o   If you're on VMS,

           When downloading from CPAN, save your file with a ".tgz" extension
           instead of ".tar.gz".  All other periods in the filename should be
           replaced with underscores.  For example, "Your-Module-1.33.tar.gz"
           should be downloaded as "Your-Module-1_33.tgz".

           A. DECOMPRESS

           Type

               gzip -d Your-Module.tgz

           or, for zipped modules, type

               unzip Your-Module.zip

           Executables for gzip, zip, and VMStar:

               http://www.hp.com/go/openvms/freeware/

           and their source code:

               http://www.fsf.org/order/ftp.html

           Note that GNU's gzip/gunzip is not the same as Info-ZIP's zip/unzip
           package.  The former is a simple compression tool; the latter
           permits creation of multi-file archives.

           B. UNPACK

           If you're using VMStar:

                VMStar xf Your-Module.tar

           Or, if you're fond of VMS command syntax:

                tar/extract/verbose Your_Module.tar

           C. BUILD

           Make sure you have MMS (from Digital) or the freeware MMK (
           available from MadGoat at http://www.madgoat.com ).  Then type this
           to create the DESCRIP.MMS for the module:

               perl Makefile.PL

           Now you're ready to build:

               mms test

           Substitute "mmk" for "mms" above if you're using MMK.

           D. INSTALL

           Type

               mms install

           Substitute "mmk" for "mms" above if you're using MMK.

       o   If you're on MVS,

           Introduce the .tar.gz file into an HFS as binary; don't translate
           from ASCII to EBCDIC.

           A. DECOMPRESS

           Decompress the file with "gzip -d yourmodule.tar.gz"

           You can get gzip from
           http://www.s390.ibm.com/products/oe/bpxqp1.html

           B. UNPACK

           Unpack the result with

                pax -o to=IBM-1047,from=ISO8859-1 -r < yourmodule.tar

           The BUILD and INSTALL steps are identical to those for Unix.  Some
           modules generate Makefiles that work better with GNU make, which is
           available from http://www.mks.com/s390/gnu/


PORTABILITY

       Note that not all modules will work with on all platforms.  See
       perlport for more information on portability issues.  Read the
       documentation to see if the module will work on your system.  There are
       basically three categories of modules that will not work "out of the
       box" with all platforms (with some possibility of overlap):

       o   Those that should, but don't.  These need to be fixed; consider
           contacting the author and possibly writing a patch.

       o   Those that need to be compiled, where the target platform doesn't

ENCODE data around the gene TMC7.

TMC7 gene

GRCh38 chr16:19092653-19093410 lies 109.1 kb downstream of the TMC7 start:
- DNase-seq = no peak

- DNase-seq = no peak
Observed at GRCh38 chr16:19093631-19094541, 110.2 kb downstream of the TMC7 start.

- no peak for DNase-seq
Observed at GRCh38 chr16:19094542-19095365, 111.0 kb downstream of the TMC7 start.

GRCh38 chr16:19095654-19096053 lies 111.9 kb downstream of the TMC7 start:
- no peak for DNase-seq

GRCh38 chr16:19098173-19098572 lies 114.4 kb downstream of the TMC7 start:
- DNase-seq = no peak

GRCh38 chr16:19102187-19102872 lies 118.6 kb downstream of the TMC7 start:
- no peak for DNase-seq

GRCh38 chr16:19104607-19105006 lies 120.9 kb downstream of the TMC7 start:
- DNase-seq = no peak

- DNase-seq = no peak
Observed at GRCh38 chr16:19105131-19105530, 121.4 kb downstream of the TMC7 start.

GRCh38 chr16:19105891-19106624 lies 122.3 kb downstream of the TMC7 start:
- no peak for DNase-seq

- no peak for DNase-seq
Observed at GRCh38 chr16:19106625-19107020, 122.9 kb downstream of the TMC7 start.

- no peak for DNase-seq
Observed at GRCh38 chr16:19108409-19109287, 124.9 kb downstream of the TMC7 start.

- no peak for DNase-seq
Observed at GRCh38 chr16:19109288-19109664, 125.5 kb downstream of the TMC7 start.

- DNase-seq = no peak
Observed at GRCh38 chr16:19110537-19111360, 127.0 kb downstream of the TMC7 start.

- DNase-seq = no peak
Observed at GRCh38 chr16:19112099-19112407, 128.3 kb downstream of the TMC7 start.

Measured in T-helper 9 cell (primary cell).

have compilers readily available.  (These modules contain .xs or .c
           files, usually.)  You might be able to find existing binaries on
           the CPAN or elsewhere, or you might want to try getting compilers
           and building it yourself, and then release the binary for other
           poor souls to use.

       o   Those that are targeted at a specific platform.  (Such as the
           Win32:: modules.)  If the module is targeted specifically at a
           platform other than yours, you're out of luck, most likely.

       Check the CPAN Testers if a module should work with your platform but
       it doesn't behave as you'd expect, or you aren't sure whether or not a
       module will work under your platform.  If the module you want isn't
       listed there, you can test it yourself and let CPAN Testers know, you
       can join CPAN Testers, or you can request it be tested.

           http://testers.cpan.org/


HEY

       If you have any suggested changes for this page, let me know.  Please
       don't send me mail asking for help on how to install your modules.
       There are too many modules, and too few Orwants, for me to be able to
       answer or even acknowledge all your questions.  Contact the module
       author instead, or post to comp.lang.perl.modules, or ask someone
       familiar with Perl on your operating system.


AUTHOR

       Jon Orwant

       orwant@medita.mit.edu

       with invaluable help from Chris Nandor, and valuable help from Brandon
       Allbery, Charles Bailey, Graham Barr, Dominic Dunlop, Jarkko
       Hietaniemi, Ben Holzman, Tom Horsley, Nick Ing-Simmons, Tuomas J.
       Lukka, Laszlo Molnar, Alan Olsen, Peter Prymmer, Gurusamy Sarathy,
       Christoph Spalinger, Dan Sugalski, Larry Virden, and Ilya Zakharevich.

       First version July 22, 1998; last revised November 21, 2001.


COPYRIGHT

       Copyright (C) 1998, 2002, 2003 Jon Orwant.  All Rights Reserved.

       This document may be distributed under the same terms as Perl itself.



perl v5.18.0                      2013-05-05                 perlmodinstall(1)

perl 5.18.0 - Generated Fri May 24 11:17:45 CDT 2013